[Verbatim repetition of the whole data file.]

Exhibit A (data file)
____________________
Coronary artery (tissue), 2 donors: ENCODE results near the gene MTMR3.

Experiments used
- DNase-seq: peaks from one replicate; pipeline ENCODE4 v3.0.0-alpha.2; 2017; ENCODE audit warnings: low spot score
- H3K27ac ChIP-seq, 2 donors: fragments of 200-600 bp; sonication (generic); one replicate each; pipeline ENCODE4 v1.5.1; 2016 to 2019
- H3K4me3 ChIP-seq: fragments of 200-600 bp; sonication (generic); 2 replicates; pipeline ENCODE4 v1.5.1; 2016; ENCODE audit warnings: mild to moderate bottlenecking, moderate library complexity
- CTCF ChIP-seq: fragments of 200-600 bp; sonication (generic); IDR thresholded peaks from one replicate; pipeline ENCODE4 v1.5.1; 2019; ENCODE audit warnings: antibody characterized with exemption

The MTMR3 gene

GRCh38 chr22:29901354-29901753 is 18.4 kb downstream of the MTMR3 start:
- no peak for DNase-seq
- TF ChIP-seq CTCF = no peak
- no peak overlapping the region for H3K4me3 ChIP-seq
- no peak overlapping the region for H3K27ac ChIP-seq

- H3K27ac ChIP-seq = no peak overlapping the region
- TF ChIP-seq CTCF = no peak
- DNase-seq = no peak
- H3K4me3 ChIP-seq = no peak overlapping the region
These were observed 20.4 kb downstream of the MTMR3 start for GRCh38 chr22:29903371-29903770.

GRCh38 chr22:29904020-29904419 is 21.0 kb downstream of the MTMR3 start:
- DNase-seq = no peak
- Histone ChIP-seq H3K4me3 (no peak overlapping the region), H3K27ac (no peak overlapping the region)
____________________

Coronary artery (tissue), 2 donors: ENCODE results near the gene MTMR3.

Experiments used
- DNase-seq: peaks from one replicate; pipeline ENCODE4 v3.0.0-alpha.2; 2017; ENCODE audit warnings: low spot score
- H3K27ac ChIP-seq, 2 donors: fragments of 200-600 bp; sonication (generic); one replicate each; pipeline ENCODE4 v1.5.1; 2016 to 2019
- H3K4me3 ChIP-seq: fragments of 200-600 bp; sonication (generic); 2 replicates; pipeline ENCODE4 v1.5.1; 2016; ENCODE audit warnings: mild to moderate bottlenecking, moderate library complexity
- CTCF ChIP-seq: fragments of 200-600 bp; sonication (generic); IDR thresholded peaks from one replicate; pipeline ENCODE4 v1.5.1; 2019; ENCODE audit warnings: antibody characterized with exemption

The MTMR3 gene

GRCh38 chr22:29901354-29901753 is 18.4 kb downstream of the MTMR3 start:
- no peak for DNase-seq
- TF ChIP-seq CTCF = no peak
- no peak overlapping the region for H3K4me3 ChIP-seq
- no peak overlapping the region for H3K27ac ChIP-seq

- H3K27ac ChIP-seq = no peak overlapping the region
- TF ChIP-seq CTCF = no peak
- DNase-seq = no peak
- H3K4me3 ChIP-seq = no peak overlapping the region
These were observed 20.4 kb downstream of the MTMR3 start for GRCh38 chr22:29903371-29903770.

GRCh38 chr22:29904020-29904419 is 21.0 kb downstream of the MTMR3 start:
- DNase-seq = no peak
- Histone ChIP-seq H3K4me3 (no peak overlapping the region), H3K27ac (no peak overlapping the region)